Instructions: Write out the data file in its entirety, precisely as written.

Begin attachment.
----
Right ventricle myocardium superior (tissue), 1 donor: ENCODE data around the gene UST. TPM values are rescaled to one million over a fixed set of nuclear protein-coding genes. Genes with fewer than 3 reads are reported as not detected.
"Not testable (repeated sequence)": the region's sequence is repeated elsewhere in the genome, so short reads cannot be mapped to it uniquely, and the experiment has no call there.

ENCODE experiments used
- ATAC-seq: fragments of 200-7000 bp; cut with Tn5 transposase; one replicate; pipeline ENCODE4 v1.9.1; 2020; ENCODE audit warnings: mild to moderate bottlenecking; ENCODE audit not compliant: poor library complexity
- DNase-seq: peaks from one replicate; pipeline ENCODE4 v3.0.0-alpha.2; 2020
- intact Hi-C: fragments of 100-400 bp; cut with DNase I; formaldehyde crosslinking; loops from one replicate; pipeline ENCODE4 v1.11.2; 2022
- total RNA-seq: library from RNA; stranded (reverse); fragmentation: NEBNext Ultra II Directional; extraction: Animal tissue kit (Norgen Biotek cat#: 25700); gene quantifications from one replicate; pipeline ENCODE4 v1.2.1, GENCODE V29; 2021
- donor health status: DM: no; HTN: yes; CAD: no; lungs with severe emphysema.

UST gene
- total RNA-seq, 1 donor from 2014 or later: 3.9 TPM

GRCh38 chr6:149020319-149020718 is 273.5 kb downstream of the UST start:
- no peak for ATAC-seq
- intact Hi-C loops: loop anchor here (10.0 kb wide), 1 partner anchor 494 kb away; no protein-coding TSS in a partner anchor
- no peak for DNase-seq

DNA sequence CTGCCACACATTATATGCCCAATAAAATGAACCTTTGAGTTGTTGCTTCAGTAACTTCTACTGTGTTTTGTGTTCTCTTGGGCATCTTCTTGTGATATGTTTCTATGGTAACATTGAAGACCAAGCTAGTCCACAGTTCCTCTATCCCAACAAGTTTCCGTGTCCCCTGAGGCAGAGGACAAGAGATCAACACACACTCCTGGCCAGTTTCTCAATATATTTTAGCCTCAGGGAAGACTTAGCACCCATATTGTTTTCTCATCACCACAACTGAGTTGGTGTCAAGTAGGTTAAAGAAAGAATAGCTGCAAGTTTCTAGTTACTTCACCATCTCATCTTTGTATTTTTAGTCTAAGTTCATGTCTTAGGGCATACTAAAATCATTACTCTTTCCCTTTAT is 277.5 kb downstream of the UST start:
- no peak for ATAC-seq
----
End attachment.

Right ventricle myocardium superior (tissue), 1 donor: ENCODE data around the gene UST. TPM values are rescaled to one million over a fixed set of nuclear protein-coding genes. Genes with fewer than 3 reads are reported as not detected.
"Not testable (repeated sequence)": the region's sequence is repeated elsewhere in the genome, so short reads cannot be mapped to it uniquely, and the experiment has no call there.

ENCODE experiments used
- ATAC-seq: fragments of 200-7000 bp; cut with Tn5 transposase; one replicate; pipeline ENCODE4 v1.9.1; 2020; ENCODE audit warnings: mild to moderate bottlenecking; ENCODE audit not compliant: poor library complexity
- DNase-seq: peaks from one replicate; pipeline ENCODE4 v3.0.0-alpha.2; 2020
- intact Hi-C: fragments of 100-400 bp; cut with DNase I; formaldehyde crosslinking; loops from one replicate; pipeline ENCODE4 v1.11.2; 2022
- total RNA-seq: library from RNA; stranded (reverse); fragmentation: NEBNext Ultra II Directional; extraction: Animal tissue kit (Norgen Biotek cat#: 25700); gene quantifications from one replicate; pipeline ENCODE4 v1.2.1, GENCODE V29; 2021
- donor health status: DM: no; HTN: yes; CAD: no; lungs with severe emphysema.

UST gene
- total RNA-seq, 1 donor from 2014 or later: 3.9 TPM

GRCh38 chr6:149020319-149020718 is 273.5 kb downstream of the UST start:
- no peak for ATAC-seq
- intact Hi-C loops: loop anchor here (10.0 kb wide), 1 partner anchor 494 kb away; no protein-coding TSS in a partner anchor
- no peak for DNase-seq

DNA sequence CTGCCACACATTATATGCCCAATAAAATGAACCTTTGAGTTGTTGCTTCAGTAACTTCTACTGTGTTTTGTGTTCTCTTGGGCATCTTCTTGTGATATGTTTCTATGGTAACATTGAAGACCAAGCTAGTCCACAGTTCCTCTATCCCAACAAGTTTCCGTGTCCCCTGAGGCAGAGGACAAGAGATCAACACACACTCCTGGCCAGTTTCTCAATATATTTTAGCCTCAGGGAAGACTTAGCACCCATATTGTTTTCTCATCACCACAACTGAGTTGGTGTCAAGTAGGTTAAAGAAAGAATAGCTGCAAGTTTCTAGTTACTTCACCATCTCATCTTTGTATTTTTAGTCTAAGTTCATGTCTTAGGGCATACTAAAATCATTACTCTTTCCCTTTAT is 277.5 kb downstream of the UST start:
- no peak for ATAC-seq